of Geological and Planetary Sciences, California Institute of Technology
Pasadena, California 91125, USA
Pressure Science and Engineering Center and Department of Geoscience
University of Nevada, Las Vegas, Nevada 89154, USA
3Center of Advanced Radiation Sources, GSECARS, The University of Chicago, Chicago, Illinois 60632, USA
Light Source, ESG, Lawrence Berkeley National Laboratory
Berkeley, California 94720, USA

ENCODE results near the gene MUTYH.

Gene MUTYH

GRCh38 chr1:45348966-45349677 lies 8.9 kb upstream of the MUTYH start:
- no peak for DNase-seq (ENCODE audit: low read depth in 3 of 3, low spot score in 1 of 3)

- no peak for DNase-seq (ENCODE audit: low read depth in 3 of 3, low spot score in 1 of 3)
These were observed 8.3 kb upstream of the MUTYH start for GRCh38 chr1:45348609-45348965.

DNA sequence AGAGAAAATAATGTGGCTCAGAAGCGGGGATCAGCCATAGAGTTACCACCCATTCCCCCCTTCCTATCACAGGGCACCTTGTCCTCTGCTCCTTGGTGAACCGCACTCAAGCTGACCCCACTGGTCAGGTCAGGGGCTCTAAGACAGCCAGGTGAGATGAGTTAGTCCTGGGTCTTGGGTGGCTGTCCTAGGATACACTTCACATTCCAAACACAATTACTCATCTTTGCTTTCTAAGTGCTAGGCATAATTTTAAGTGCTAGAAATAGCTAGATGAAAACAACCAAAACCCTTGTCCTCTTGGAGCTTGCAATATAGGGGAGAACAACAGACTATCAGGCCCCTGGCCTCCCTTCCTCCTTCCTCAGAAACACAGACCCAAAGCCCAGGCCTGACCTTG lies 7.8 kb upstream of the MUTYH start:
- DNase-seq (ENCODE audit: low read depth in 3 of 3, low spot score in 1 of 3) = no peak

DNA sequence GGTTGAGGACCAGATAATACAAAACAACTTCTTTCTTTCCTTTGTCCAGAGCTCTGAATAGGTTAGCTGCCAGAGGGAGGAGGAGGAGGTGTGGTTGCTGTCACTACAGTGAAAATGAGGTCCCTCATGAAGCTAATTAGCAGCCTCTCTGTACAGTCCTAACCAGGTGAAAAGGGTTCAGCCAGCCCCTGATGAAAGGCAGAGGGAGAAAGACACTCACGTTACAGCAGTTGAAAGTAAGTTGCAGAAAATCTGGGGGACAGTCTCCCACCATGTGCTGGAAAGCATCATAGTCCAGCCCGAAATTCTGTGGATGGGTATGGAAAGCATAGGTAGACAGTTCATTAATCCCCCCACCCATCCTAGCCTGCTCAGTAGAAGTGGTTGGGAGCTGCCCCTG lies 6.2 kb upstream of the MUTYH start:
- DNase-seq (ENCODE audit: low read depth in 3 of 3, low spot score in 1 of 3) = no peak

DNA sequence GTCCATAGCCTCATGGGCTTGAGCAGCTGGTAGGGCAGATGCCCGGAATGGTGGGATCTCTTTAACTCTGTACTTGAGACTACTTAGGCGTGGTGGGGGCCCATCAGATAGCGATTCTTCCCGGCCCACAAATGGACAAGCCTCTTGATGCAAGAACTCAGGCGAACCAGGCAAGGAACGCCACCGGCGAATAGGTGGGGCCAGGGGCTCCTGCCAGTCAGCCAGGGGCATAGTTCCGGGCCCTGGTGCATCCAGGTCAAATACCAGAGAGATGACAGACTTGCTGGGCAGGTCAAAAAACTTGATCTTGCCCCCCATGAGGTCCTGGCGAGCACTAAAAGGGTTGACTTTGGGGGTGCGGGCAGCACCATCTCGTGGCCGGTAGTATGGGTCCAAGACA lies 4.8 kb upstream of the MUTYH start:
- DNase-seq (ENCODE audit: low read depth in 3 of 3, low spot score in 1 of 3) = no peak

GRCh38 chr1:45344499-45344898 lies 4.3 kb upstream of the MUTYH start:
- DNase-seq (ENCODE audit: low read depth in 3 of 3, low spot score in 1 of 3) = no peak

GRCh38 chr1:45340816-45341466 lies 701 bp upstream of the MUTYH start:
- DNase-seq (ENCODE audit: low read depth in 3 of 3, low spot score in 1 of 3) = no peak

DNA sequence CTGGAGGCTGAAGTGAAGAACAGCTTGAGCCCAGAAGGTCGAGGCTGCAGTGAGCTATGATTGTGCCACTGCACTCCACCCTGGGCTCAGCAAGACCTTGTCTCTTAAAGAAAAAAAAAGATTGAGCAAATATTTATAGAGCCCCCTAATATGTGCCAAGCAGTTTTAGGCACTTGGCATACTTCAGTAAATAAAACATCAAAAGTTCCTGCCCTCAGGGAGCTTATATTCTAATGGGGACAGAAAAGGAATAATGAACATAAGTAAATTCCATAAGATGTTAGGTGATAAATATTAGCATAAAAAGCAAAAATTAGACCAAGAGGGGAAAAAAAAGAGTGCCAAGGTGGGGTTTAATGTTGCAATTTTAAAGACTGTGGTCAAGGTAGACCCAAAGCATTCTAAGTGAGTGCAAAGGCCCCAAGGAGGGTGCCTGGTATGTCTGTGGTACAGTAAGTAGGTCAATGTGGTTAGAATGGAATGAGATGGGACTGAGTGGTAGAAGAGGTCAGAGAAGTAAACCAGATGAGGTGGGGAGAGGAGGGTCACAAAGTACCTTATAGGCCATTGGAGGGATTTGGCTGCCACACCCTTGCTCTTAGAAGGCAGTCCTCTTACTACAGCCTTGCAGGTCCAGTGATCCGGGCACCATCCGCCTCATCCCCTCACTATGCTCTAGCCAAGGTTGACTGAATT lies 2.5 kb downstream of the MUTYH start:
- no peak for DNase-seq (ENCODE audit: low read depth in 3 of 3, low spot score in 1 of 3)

Liebermannite (IMA 2013-128), KAlSi3O8 with a tetragonal hollandite-type structure, is a new shock-generated high-pressure mineral from the Zagami meteorite, a basaltic shergottite from Mars. The space group is I4/m with Z = 2 and cell dimensions a = 9.140(36) Å, c = 2.736(21) Å, V = 228.56(25) Å3 for the type material. The mean composition of the type example is (wt%) SiO2 65.4, Al2O3 19.0, K2O 13.02, Na2O 1.62, and CaO 0.37 (total 99.4), giving rise to an empirical formula of (K0.76Na0.14Ca0.02)Al1.03Si3.00O8. Using this composition and the measured cell parameters leads to a calculated density of 3.98 g/cm3. The Mohs hardness is estimated to be 6 ½ - 7 ½. Liebermannite in Zagami likely formed via solid-state transformation of primary igneous K-feldspar during an impact event that achieved pressures of ~20 GPa or more. The mineral name is in honor of Robert C. Liebermann, a high-pressure mineral physicist at Stony Brook University, New York, USA.